Jonathan Zenilman, MD

Co-Director of the Summer Institute

Jonathan Zenilman, MD is Professor of Medicine and Chief of the Infectious Diseases Division at the Johns Hopkins Bayview Medical Center. He also serves as Executive Medical Director for the Business Development and Strategic Alliances Division of Johns Hopkins Medicine, and holds joint appointments at the Johns Hopkins Bloomberg School of Public Health in the Department of Population and Family Health Sciences and the Department of Epidemiology.

Dr. Zenilman is known internationally for his work in infectious disease epidemiology. Prior to coming to Johns Hopkins in 1989 he was a medical epidemiologist at the US Centers for Disease Control (CDC) where he conceived, developed, and implemented the National Gonococcal Isolate Surveillance Program (GISP). GISP operated continuously since 1987, and has been responsible for identifying multiple types of resistant strains before they became large clinical problems. In July 2013 Dr. Zenilman was awarded the Distinguished Career Award from the American Sexually Transmitted Diseases Association. The award, ASTDA’s most prestigious, recognizes an honoree’s contributions over time in STD research and prevention. Zenilman served as ASTDA’s president from 2003 to 2007.

In Baltimore, his activities have included directing the Baltimore City Health Department Sexually Transmitted Infection (STI) program and developing the multi School Johns Hopkins Center for STI Prevention and Training. He was one of the first to apply GIS technology to public health, and his syphilis mapping project was highlighted in Malcolm Gladwell’s “The Tipping Point”. In addition to being a productive researcher and clinician, he has been active in health policy has served as a was a Senior Medical Advisor for the Office of the Assistant Secretary for Planning and Evaluation (DHHS) 1995-1997, and has testified before Congress and the Maryland legislature on infectious diseases related issues.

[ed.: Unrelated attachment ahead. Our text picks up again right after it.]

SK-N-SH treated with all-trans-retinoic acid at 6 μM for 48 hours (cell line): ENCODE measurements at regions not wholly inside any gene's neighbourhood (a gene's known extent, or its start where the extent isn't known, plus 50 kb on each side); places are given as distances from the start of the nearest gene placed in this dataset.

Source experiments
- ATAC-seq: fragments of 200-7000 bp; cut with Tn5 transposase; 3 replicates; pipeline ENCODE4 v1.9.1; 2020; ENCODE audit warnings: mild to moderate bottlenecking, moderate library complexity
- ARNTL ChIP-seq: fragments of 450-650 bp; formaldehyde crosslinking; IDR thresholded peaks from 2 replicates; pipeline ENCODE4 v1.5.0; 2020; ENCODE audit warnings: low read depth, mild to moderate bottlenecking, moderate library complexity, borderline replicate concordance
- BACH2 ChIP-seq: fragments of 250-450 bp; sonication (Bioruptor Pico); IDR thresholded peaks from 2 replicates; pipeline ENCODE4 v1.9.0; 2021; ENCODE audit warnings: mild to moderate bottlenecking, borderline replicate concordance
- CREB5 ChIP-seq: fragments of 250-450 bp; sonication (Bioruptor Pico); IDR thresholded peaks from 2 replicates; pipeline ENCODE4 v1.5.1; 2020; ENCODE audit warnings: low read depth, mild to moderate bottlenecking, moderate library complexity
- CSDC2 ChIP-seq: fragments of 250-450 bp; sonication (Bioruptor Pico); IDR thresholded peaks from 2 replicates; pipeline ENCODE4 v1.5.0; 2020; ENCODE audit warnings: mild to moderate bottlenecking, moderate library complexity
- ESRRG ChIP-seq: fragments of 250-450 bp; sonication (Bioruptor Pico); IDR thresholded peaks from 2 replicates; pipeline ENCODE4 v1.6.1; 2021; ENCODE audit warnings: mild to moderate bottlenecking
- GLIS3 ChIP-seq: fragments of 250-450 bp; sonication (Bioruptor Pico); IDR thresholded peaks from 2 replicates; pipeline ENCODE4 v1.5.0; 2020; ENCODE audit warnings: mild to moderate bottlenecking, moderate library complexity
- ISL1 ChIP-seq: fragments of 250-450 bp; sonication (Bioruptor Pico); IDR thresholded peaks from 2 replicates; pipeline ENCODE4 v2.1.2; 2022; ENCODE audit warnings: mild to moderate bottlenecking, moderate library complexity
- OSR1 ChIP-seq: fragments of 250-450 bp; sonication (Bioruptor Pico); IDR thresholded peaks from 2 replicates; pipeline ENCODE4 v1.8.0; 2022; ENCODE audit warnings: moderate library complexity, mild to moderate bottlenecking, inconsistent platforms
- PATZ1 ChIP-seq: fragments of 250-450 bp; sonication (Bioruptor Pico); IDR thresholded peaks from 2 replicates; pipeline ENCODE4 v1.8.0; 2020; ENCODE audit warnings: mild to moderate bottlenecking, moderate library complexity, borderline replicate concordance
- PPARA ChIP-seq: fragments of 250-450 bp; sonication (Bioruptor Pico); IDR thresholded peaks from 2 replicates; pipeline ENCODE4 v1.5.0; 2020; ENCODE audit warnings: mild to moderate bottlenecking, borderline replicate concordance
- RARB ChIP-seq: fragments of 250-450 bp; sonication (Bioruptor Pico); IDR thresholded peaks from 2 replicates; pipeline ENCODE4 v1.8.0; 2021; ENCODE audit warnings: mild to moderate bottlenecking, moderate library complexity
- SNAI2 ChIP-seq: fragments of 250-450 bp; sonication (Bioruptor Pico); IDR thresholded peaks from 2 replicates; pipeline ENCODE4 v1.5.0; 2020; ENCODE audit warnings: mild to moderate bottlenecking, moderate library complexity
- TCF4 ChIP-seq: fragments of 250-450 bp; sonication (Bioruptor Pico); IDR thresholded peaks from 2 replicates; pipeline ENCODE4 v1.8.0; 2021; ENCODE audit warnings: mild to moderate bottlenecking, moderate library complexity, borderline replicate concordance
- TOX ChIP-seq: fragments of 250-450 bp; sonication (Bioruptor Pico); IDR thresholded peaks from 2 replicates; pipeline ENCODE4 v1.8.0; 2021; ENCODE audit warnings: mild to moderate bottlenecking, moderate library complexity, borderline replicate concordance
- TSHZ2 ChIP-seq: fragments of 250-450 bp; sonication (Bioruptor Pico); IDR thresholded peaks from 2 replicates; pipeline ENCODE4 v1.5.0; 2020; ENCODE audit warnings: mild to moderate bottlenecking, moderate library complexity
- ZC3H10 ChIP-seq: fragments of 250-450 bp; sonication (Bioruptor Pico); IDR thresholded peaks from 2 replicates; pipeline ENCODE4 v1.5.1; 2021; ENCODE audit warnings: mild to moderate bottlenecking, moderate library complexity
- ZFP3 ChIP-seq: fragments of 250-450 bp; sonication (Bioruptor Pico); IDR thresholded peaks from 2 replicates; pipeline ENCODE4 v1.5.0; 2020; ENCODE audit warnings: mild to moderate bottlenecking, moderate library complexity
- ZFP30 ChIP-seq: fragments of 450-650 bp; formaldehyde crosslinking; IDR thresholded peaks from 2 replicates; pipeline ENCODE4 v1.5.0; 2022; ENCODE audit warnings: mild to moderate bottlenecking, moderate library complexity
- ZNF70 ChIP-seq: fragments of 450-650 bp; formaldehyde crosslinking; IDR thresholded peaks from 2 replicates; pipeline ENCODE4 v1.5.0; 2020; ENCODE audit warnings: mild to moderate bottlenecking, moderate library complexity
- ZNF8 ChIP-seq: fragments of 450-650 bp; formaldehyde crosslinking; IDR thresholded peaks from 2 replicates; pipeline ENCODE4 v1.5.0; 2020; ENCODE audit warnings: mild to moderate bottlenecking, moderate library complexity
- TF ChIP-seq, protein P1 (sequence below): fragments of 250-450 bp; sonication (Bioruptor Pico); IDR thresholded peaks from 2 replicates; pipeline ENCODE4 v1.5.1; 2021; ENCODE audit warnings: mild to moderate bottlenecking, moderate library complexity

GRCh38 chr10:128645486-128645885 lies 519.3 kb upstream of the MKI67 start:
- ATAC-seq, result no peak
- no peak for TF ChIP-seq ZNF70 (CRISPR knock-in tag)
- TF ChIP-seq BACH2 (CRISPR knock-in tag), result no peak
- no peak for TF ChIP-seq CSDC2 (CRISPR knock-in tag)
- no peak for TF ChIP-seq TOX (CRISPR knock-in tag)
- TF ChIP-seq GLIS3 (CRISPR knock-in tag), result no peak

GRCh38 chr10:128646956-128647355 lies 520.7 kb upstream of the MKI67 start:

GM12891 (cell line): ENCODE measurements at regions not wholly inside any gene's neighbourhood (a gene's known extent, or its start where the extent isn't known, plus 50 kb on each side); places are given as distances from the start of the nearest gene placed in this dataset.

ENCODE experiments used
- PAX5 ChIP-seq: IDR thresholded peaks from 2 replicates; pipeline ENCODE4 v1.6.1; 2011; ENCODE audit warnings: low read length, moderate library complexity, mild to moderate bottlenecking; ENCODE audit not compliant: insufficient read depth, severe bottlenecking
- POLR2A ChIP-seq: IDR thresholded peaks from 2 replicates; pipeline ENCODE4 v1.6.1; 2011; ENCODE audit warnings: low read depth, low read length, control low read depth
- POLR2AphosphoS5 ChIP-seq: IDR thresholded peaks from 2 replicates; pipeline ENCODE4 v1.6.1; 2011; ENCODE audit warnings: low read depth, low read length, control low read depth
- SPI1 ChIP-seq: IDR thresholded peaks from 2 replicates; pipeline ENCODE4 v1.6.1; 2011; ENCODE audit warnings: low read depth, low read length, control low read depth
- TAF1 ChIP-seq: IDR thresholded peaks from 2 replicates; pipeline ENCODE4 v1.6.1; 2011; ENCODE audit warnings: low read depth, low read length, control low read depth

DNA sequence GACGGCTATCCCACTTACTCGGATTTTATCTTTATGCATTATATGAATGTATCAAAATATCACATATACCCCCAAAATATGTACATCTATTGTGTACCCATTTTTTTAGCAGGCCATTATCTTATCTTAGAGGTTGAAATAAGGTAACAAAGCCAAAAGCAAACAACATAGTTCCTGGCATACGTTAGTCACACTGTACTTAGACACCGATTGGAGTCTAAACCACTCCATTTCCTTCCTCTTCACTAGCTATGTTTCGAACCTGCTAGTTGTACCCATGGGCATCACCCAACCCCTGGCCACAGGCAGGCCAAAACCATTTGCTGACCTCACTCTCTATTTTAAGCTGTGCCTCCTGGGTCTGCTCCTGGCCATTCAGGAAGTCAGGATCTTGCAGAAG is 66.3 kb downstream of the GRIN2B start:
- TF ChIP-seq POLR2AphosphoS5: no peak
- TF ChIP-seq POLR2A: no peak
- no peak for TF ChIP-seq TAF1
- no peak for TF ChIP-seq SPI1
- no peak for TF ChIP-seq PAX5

He became Chief of the Infectious Diseases Division at Johns Hopkins Bayview in 2003. Under his leadership, the Bayview Division has increased from 1.5 to 9 faculty members, and developed major clinical and research programs in STIs, hospital epidemiology, antibiotic stewardship and skin and soft tissue infections, and has established a clinical trials unit which is very active in Phase 1-3 trials for new antimicrobials.

​Dr. Zenilman has >300 publications and is can active teacher, and has mentored >50 fellows and residents during his career. He is board-certified in internal medicine and infectious diseases, and is a Fellow of the American College of Physicians and of the Infectious Diseases Society of America.

 

Geeta Sood, M.D.

Geeta Sood, M.D., instructor of medicine and hospital epidemiologist, completed medical training, a residency in internal medicine and a fellowship in infectious diseases, at Temple University Medical School.

Dr. Sood previously worked at Albert Einstein Medical Center, a 500-bed community hospital affiliated with Thomas Jefferson University, where she started an antibiotic stewardship program, and was actively involved in medical education as an associate program director for the Internal Medicine Residency Program and a clerkship director second-, third- and fourth-year medical students. She also served as hospital epidemiologist at Abington Memorial Hospital, a 600-bed community hospital outside of Philadelphia. While there, she chaired the Infection Control Committee, and CLABSI and VAP process improvement committees.

Tel Aviv University, P.O. Box 39040, Tel Aviv 6997801, Israel